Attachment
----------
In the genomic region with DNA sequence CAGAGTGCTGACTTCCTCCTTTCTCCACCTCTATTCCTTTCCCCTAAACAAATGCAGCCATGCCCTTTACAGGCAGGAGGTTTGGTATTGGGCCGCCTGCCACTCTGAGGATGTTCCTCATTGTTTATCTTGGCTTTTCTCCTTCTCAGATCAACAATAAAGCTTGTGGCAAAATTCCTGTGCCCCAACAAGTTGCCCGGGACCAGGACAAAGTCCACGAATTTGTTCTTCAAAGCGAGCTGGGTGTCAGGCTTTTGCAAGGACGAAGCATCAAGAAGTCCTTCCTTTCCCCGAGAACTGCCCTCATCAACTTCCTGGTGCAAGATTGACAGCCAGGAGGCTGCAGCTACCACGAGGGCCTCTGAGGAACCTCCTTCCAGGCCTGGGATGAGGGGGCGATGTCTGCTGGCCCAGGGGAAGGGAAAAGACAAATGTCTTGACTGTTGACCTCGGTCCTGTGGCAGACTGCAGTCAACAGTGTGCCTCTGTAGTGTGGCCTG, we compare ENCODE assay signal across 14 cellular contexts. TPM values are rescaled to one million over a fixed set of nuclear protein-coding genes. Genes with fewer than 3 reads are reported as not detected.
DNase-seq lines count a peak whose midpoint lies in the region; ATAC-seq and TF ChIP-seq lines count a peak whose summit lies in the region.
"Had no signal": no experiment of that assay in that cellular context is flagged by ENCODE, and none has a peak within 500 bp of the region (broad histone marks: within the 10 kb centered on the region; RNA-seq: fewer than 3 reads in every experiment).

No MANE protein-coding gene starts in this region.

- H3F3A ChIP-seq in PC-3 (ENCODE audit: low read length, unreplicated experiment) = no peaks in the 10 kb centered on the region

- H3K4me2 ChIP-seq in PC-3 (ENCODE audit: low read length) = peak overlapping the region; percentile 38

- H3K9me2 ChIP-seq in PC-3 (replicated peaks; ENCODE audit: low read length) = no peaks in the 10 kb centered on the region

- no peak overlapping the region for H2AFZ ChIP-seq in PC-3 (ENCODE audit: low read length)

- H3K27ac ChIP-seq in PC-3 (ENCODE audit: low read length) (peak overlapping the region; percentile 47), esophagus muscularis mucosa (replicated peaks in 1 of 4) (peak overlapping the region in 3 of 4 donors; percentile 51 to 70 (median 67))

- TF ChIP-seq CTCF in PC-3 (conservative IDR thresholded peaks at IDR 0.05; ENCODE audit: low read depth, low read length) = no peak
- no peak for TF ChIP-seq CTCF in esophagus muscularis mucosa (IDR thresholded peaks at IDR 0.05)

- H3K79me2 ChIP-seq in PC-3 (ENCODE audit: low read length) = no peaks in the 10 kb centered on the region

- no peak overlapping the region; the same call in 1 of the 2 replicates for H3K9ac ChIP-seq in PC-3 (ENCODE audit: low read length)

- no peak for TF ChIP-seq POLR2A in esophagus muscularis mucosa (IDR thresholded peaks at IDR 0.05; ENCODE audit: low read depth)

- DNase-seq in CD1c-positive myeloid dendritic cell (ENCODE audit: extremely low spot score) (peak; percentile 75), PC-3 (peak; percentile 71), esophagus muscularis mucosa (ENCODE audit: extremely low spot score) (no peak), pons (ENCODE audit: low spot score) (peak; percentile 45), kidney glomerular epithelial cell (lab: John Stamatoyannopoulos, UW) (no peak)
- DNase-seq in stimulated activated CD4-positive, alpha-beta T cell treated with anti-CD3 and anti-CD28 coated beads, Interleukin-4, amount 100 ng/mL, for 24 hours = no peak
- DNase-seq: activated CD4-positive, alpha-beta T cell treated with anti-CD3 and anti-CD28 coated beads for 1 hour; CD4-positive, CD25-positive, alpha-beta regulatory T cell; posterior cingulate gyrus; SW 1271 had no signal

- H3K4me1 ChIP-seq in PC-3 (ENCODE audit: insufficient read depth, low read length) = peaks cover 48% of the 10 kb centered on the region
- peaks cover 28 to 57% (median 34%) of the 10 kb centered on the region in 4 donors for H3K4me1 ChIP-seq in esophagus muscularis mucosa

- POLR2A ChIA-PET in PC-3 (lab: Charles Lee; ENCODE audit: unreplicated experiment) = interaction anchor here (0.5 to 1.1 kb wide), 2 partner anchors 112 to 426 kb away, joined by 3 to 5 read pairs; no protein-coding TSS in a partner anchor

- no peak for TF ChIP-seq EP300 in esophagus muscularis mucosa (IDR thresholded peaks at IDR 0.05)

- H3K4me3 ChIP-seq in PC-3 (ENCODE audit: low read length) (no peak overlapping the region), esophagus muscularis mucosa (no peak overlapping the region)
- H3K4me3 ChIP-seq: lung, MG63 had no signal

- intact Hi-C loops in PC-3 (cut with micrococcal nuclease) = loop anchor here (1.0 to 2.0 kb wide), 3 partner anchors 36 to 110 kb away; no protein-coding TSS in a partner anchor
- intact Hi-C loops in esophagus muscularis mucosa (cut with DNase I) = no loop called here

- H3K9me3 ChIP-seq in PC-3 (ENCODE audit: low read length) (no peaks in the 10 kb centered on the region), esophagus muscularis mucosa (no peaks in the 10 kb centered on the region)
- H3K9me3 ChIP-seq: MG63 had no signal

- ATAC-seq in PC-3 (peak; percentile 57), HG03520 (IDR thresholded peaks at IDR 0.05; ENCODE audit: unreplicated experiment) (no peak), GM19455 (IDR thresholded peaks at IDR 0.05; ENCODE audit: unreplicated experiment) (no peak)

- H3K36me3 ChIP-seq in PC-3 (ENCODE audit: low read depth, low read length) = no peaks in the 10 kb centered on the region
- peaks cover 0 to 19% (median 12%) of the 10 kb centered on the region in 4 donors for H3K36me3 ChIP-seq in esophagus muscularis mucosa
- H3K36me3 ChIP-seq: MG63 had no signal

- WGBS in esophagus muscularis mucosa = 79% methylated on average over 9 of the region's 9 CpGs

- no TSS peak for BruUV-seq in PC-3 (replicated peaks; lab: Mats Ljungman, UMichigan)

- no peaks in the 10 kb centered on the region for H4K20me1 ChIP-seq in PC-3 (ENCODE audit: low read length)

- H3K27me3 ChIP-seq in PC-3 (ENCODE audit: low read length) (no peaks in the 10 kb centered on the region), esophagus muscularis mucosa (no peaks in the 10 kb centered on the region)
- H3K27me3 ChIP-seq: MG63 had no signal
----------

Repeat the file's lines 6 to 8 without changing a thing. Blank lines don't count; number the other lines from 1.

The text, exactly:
- H3K4me2 ChIP-seq in PC-3 (ENCODE audit: low read length) = peak overlapping the region; percentile 38

- H3K9me2 ChIP-seq in PC-3 (replicated peaks; ENCODE audit: low read length) = no peaks in the 10 kb centered on the region

- no peak overlapping the region for H2AFZ ChIP-seq in PC-3 (ENCODE audit: low read length)